Thursday, July 7, 2022
'It Is Okay To Not Be Okay': The 2021 Survey Of Law Student Well-Being
David Jaffe (American), Katherine Bender (Bridgewater State) & Jerome M. Organ (St. Thomas-MN), 'It is Okay to Not Be Okay': The 2021 Survey of Law Student Well-Being, 62 U. Louisville L. Rev. __ (2022):
The Survey of Law Student Well-Being, implemented in Spring 2014 [hereinafter “2014 SLSWB”], was the first multi-law school study in over twenty years to assess alcohol and drug use among law students, and it was the first multi-law school study ever to address prescription drug use, mental health, and help-seeking attitudes. The article summarizing the results of the 2014 SLSWB has been downloaded over 12,000 times.
With a desire to learn what has changed since 2014 given the increased emphasis on law student and lawyer well-being among law schools and legal professionals, the authors sought and received grant funding from AccessLex Institute to implement another survey of law student well-being. In addition to assessing alcohol use, street drug use, prescription drug use, mental health, and help-seeking attitudes, the 2021 Survey of Law Student Well-Being [hereinafter “2021 SLSWB”] also included new questions focused on law student experiences with trauma and on concerns of third-year law students related to preparing for and taking the bar exam. Additionally, the 2021 SLSWB included a set of open-text questions asking respondents to identify actions their law schools are taking or could be taking to support law student well-being.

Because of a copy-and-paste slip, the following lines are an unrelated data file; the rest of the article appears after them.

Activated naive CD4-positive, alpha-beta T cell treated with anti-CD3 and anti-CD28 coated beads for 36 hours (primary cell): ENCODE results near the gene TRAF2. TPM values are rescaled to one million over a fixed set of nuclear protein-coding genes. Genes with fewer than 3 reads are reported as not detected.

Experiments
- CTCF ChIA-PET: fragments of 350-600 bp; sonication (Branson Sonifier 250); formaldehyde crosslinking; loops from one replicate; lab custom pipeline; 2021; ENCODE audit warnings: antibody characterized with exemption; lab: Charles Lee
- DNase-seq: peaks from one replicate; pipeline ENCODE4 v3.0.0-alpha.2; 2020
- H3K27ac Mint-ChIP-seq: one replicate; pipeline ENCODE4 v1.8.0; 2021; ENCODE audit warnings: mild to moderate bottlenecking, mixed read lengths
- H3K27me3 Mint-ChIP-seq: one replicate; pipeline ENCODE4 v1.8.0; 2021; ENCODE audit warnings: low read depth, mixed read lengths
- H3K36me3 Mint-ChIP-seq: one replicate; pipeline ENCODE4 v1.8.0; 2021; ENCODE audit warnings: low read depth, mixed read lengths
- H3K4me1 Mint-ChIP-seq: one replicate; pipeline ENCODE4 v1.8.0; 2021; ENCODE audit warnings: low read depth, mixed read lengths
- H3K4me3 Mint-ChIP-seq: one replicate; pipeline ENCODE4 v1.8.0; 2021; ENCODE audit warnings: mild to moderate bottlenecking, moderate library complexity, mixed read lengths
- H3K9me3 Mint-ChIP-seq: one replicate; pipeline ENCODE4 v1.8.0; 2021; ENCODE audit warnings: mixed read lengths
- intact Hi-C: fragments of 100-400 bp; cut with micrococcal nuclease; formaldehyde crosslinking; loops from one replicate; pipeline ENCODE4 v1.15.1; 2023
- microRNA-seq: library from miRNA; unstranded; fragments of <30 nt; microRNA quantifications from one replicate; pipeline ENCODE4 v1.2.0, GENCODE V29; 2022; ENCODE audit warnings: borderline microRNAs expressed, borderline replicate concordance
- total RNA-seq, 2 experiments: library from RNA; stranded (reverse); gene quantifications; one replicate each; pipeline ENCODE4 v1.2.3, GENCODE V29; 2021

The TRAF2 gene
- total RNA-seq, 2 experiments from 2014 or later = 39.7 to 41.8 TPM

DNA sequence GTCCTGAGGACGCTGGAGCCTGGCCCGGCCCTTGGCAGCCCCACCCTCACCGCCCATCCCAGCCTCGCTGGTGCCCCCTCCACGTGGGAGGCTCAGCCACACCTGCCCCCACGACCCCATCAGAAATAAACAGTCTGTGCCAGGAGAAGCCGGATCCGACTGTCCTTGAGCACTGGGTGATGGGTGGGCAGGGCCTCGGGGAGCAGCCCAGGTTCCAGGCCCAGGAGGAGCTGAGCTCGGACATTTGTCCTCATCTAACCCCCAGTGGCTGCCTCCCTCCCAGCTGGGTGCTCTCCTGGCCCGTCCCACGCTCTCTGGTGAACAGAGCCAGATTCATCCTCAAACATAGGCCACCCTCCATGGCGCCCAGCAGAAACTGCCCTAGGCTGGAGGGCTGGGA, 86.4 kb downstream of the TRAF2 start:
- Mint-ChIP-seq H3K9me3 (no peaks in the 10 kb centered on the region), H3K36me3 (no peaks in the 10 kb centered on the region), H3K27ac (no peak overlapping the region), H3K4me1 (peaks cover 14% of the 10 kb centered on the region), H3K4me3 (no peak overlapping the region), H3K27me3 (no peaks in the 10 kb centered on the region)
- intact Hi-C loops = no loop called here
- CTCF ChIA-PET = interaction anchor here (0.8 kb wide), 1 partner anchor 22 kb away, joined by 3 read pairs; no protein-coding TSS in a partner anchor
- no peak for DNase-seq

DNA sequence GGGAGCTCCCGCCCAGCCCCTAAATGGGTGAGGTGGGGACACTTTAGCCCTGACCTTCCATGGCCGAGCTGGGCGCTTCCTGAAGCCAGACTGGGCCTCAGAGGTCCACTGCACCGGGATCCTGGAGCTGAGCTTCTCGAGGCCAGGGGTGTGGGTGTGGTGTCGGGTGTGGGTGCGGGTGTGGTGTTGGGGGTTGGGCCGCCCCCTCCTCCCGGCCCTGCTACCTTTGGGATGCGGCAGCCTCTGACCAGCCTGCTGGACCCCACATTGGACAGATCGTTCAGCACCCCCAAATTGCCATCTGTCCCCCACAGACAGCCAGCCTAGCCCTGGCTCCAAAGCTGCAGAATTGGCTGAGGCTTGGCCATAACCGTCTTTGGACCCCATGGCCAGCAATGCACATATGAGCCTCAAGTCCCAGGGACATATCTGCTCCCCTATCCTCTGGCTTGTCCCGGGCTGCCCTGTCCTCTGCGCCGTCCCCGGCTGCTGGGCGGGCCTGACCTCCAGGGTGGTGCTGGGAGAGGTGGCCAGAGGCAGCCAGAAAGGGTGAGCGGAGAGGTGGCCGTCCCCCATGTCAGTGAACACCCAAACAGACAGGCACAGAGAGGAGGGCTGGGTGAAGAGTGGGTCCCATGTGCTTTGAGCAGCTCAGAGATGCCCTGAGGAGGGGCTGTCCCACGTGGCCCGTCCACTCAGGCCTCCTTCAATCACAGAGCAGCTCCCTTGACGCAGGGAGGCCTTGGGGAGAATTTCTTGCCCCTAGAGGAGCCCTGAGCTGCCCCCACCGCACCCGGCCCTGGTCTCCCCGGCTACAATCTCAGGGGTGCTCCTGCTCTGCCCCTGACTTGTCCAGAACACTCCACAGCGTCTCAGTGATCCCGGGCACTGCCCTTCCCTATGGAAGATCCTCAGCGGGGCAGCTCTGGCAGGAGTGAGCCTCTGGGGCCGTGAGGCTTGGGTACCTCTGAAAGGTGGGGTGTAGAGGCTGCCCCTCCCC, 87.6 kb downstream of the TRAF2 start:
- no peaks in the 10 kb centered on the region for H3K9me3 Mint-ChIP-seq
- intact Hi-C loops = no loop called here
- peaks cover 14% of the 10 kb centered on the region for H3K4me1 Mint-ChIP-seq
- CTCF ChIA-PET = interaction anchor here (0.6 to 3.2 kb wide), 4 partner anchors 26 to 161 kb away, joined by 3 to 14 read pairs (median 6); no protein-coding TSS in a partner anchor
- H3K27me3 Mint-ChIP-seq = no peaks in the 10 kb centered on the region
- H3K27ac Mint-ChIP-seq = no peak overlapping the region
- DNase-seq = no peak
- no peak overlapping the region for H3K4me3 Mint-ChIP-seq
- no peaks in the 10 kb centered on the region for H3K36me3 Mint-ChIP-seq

Section II provides a literature review, inclusive of research on law student wellness since the original article on the 2014 SLSWB was published in 2016. Section III describes the methods of recruitment, response rates, and design of the 2021 SLSWB survey instrument. Section IV provides results from the largest multi-law school study of its kind, comparing results from the 2021 SLSWB with results from the 2014 SLSWB where possible. Section V discusses the results and includes recommendations for steps different stakeholders within legal education and the legal profession could pursue to better support law student well-being. With representation from thirty-nine law schools across the country, including public, private, and religious law schools, as well as small, medium, and large law schools in terms of student enrollment, the findings of the 2021 SLSWB have implications for multiple stakeholders in legal education, including students, faculty, staff, and administrators, along with boards of law examiners.